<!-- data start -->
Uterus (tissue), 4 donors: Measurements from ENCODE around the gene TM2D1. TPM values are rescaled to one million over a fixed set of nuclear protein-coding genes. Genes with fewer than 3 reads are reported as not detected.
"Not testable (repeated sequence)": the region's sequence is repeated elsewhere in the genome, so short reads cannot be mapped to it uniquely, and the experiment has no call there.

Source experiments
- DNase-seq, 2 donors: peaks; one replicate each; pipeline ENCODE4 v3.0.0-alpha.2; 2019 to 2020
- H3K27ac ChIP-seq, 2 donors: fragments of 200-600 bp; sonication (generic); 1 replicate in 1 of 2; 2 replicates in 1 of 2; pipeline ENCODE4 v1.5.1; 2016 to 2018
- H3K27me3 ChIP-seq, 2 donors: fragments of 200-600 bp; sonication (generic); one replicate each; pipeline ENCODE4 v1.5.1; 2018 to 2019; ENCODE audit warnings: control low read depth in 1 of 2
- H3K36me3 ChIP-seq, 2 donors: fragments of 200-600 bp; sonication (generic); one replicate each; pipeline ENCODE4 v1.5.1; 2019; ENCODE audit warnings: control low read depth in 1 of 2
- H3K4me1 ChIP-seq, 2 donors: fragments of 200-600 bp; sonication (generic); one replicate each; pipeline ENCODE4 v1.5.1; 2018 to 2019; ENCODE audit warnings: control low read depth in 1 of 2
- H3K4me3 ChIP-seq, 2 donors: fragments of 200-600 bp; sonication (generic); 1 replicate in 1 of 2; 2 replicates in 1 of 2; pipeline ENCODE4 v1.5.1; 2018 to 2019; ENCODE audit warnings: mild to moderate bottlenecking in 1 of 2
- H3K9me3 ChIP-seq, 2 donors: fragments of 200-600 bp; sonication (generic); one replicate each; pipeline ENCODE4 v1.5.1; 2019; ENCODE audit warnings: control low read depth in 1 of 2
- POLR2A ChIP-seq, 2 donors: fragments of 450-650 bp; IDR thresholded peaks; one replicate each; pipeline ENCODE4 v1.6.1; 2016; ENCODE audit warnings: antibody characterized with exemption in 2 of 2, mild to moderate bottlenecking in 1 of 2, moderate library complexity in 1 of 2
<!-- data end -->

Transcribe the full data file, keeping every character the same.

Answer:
Uterus (tissue), 4 donors: Measurements from ENCODE around the gene TM2D1. TPM values are rescaled to one million over a fixed set of nuclear protein-coding genes. Genes with fewer than 3 reads are reported as not detected.
"Not testable (repeated sequence)": the region's sequence is repeated elsewhere in the genome, so short reads cannot be mapped to it uniquely, and the experiment has no call there.

Source experiments
- DNase-seq, 2 donors: peaks; one replicate each; pipeline ENCODE4 v3.0.0-alpha.2; 2019 to 2020
- H3K27ac ChIP-seq, 2 donors: fragments of 200-600 bp; sonication (generic); 1 replicate in 1 of 2; 2 replicates in 1 of 2; pipeline ENCODE4 v1.5.1; 2016 to 2018
- H3K27me3 ChIP-seq, 2 donors: fragments of 200-600 bp; sonication (generic); one replicate each; pipeline ENCODE4 v1.5.1; 2018 to 2019; ENCODE audit warnings: control low read depth in 1 of 2
- H3K36me3 ChIP-seq, 2 donors: fragments of 200-600 bp; sonication (generic); one replicate each; pipeline ENCODE4 v1.5.1; 2019; ENCODE audit warnings: control low read depth in 1 of 2
- H3K4me1 ChIP-seq, 2 donors: fragments of 200-600 bp; sonication (generic); one replicate each; pipeline ENCODE4 v1.5.1; 2018 to 2019; ENCODE audit warnings: control low read depth in 1 of 2
- H3K4me3 ChIP-seq, 2 donors: fragments of 200-600 bp; sonication (generic); 1 replicate in 1 of 2; 2 replicates in 1 of 2; pipeline ENCODE4 v1.5.1; 2018 to 2019; ENCODE audit warnings: mild to moderate bottlenecking in 1 of 2
- H3K9me3 ChIP-seq, 2 donors: fragments of 200-600 bp; sonication (generic); one replicate each; pipeline ENCODE4 v1.5.1; 2019; ENCODE audit warnings: control low read depth in 1 of 2
- POLR2A ChIP-seq, 2 donors: fragments of 450-650 bp; IDR thresholded peaks; one replicate each; pipeline ENCODE4 v1.6.1; 2016; ENCODE audit warnings: antibody characterized with exemption in 2 of 2, mild to moderate bottlenecking in 1 of 2, moderate library complexity in 1 of 2